Dean Karlan PhD ’02, a professor of economics at Yale University, published Failing in the Field: What We Can Learn When Field Research Goes Wrong this fall, coauthored with Jacob Appel.
The book addresses some of the most common failures of field research and randomized control trials and argues for a more transparent culture in academia.
Karlan, the founder of Innovations for Poverty Action, a research and policy non-profit that discovers and promotes effective solutions to global poverty problems, has had his own share of failures, many of which he chronicles in the book. Listen to a podcast interview with Karlan about his latest book, published this fall by Princeton University Press.
“When we are out there in the field trying new ways of collecting data, if we don’t collect our failures on the research process, we’re not going to learn as well as we could,” says Karlan. “Let’s document some of these and let’s also create a little more of a culture of sharing some of these stories. We’re all going to do better in the way we do research if we’re a little more open about learning from our failures.”
After detailing the kinds of pitfalls researchers typically fall into – from conducting field research from afar to choosing inappropriate settings for randomized trials – Karlan shares stories of his own failures in the developing world conducting research on topics like micro-lending and better bed nets for malaria prevention.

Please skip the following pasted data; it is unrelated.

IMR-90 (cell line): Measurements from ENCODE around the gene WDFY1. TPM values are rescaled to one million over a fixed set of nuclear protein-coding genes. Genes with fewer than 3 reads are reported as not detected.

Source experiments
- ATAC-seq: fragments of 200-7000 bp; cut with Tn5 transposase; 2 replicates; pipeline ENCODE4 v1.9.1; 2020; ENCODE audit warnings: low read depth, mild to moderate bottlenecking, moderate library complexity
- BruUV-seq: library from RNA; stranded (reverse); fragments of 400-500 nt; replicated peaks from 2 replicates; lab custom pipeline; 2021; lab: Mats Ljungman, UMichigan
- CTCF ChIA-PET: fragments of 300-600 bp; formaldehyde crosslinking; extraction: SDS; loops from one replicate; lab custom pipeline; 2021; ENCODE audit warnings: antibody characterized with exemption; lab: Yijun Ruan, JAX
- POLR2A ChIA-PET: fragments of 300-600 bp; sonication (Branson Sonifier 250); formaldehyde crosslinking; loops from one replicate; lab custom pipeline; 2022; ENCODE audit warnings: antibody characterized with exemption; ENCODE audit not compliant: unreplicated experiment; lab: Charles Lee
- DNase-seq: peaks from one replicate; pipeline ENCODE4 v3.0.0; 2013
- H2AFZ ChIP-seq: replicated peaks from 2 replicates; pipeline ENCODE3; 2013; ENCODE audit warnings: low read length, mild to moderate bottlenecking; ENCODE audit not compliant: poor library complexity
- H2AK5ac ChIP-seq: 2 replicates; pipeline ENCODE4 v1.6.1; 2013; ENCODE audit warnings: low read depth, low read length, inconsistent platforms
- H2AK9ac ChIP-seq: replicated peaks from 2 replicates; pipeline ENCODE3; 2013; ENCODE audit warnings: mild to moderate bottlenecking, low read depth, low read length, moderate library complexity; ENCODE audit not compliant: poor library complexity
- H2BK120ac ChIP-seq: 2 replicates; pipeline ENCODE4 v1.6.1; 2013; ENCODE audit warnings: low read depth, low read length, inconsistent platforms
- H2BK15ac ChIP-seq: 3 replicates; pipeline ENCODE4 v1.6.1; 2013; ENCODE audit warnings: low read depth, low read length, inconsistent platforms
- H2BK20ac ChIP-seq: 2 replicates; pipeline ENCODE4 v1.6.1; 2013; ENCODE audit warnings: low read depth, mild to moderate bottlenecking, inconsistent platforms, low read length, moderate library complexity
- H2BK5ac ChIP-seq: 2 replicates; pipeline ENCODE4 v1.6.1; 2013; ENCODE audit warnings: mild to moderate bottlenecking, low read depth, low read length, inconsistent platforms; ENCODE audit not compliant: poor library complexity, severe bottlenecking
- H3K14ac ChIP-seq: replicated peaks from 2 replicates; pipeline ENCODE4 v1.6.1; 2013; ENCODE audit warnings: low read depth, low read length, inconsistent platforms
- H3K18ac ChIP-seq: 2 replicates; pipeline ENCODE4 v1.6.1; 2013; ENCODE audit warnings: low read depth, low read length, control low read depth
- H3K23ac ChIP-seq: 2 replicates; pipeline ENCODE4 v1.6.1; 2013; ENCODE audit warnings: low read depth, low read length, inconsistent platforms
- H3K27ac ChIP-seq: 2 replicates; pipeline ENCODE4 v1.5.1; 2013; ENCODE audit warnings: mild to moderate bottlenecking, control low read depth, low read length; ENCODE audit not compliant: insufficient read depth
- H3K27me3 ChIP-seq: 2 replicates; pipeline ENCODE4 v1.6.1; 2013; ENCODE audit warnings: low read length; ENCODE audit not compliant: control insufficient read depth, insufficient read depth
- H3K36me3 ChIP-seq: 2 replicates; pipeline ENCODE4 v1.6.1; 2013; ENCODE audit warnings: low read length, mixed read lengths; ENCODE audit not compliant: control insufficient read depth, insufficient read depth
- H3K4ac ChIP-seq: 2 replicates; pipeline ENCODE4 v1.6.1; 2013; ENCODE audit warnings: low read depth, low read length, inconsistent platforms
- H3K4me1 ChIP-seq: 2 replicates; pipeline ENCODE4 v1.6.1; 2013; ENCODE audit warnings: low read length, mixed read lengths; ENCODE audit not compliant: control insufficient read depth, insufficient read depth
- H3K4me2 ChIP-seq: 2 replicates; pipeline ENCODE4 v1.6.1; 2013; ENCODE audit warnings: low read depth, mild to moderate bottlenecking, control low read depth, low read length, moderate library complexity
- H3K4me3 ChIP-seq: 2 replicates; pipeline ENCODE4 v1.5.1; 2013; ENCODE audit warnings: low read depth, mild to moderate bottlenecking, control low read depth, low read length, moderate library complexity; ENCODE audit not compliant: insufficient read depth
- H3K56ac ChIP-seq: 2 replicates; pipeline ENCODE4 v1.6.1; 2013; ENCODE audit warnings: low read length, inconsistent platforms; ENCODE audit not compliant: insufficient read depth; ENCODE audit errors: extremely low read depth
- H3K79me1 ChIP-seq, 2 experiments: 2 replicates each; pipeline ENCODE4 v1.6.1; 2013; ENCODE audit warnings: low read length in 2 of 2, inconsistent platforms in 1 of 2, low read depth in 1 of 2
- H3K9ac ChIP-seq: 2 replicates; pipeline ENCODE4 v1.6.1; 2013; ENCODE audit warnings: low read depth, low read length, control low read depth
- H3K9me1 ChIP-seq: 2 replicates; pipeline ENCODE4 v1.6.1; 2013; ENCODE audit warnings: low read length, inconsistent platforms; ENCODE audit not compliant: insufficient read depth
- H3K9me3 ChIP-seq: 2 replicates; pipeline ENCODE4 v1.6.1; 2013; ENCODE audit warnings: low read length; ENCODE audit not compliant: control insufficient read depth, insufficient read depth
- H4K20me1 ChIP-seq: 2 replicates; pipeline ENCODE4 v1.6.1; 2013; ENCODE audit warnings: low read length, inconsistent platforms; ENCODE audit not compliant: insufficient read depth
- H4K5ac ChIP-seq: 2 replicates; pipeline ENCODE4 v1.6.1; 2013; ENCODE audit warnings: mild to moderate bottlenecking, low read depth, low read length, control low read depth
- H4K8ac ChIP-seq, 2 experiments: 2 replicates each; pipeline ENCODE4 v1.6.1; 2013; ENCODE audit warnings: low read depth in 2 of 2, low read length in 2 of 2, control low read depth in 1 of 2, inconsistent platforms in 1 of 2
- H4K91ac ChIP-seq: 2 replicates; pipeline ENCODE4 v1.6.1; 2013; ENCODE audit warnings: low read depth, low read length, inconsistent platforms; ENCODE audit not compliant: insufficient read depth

Karlan also points to the failure of academia and scholarly journals to share and accept “no-impact” results, despite the enormous amount of work behind them.
“That’s a problem, because as long as it was a good theory and there’s a plausible story as to why A should cause B, if you learn that it didn’t, that’s important, and it’s just as important as publishing that it does cause B,” says Karlan.
To encourage more sharing of failures in research settings, Karlan and Appel created a space on the World Bank’s Development Impact blog for researchers to contribute some of their own valuable lessons from failure.
“Our hope is that enough people will start writing some in that we’ll have a living history of them, so when you’re doing a project, someone can say I know someone who tried that and failed. Write it up, get it out there, and let people know it happened,” he says.
Listen to the full interview above then visit the Alumni Association’s Slice of MIT Podcast page to hear the archive of past episodes.